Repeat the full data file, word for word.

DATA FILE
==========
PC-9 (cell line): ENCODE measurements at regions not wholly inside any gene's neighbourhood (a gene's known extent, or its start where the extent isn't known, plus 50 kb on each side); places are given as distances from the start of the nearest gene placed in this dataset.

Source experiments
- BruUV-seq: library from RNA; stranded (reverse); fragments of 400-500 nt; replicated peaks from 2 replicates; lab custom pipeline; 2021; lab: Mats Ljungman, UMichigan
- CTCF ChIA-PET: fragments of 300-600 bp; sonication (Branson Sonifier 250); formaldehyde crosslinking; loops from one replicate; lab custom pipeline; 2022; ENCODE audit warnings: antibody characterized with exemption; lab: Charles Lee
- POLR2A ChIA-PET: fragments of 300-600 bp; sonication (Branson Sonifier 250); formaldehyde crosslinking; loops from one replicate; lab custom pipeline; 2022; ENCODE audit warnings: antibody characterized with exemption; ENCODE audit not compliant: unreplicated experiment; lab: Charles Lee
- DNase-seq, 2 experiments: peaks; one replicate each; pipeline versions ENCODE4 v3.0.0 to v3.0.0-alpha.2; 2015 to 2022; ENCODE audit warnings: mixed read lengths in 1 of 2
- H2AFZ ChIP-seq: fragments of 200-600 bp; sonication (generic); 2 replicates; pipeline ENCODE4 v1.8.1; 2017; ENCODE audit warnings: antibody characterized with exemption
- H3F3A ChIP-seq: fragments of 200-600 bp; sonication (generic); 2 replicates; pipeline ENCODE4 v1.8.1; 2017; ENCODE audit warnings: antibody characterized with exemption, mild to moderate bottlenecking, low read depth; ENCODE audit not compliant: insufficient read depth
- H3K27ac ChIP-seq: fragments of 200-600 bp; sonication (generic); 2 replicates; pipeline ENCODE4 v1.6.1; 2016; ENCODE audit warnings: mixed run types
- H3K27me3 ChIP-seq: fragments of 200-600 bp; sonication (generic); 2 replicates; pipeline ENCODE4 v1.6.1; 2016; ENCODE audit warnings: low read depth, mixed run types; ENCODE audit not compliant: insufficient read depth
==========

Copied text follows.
PC-9 (cell line): ENCODE measurements at regions not wholly inside any gene's neighbourhood (a gene's known extent, or its start where the extent isn't known, plus 50 kb on each side); places are given as distances from the start of the nearest gene placed in this dataset.

Source experiments
- BruUV-seq: library from RNA; stranded (reverse); fragments of 400-500 nt; replicated peaks from 2 replicates; lab custom pipeline; 2021; lab: Mats Ljungman, UMichigan
- CTCF ChIA-PET: fragments of 300-600 bp; sonication (Branson Sonifier 250); formaldehyde crosslinking; loops from one replicate; lab custom pipeline; 2022; ENCODE audit warnings: antibody characterized with exemption; lab: Charles Lee
- POLR2A ChIA-PET: fragments of 300-600 bp; sonication (Branson Sonifier 250); formaldehyde crosslinking; loops from one replicate; lab custom pipeline; 2022; ENCODE audit warnings: antibody characterized with exemption; ENCODE audit not compliant: unreplicated experiment; lab: Charles Lee
- DNase-seq, 2 experiments: peaks; one replicate each; pipeline versions ENCODE4 v3.0.0 to v3.0.0-alpha.2; 2015 to 2022; ENCODE audit warnings: mixed read lengths in 1 of 2
- H2AFZ ChIP-seq: fragments of 200-600 bp; sonication (generic); 2 replicates; pipeline ENCODE4 v1.8.1; 2017; ENCODE audit warnings: antibody characterized with exemption
- H3F3A ChIP-seq: fragments of 200-600 bp; sonication (generic); 2 replicates; pipeline ENCODE4 v1.8.1; 2017; ENCODE audit warnings: antibody characterized with exemption, mild to moderate bottlenecking, low read depth; ENCODE audit not compliant: insufficient read depth
- H3K27ac ChIP-seq: fragments of 200-600 bp; sonication (generic); 2 replicates; pipeline ENCODE4 v1.6.1; 2016; ENCODE audit warnings: mixed run types
- H3K27me3 ChIP-seq: fragments of 200-600 bp; sonication (generic); 2 replicates; pipeline ENCODE4 v1.6.1; 2016; ENCODE audit warnings: low read depth, mixed run types; ENCODE audit not compliant: insufficient read depth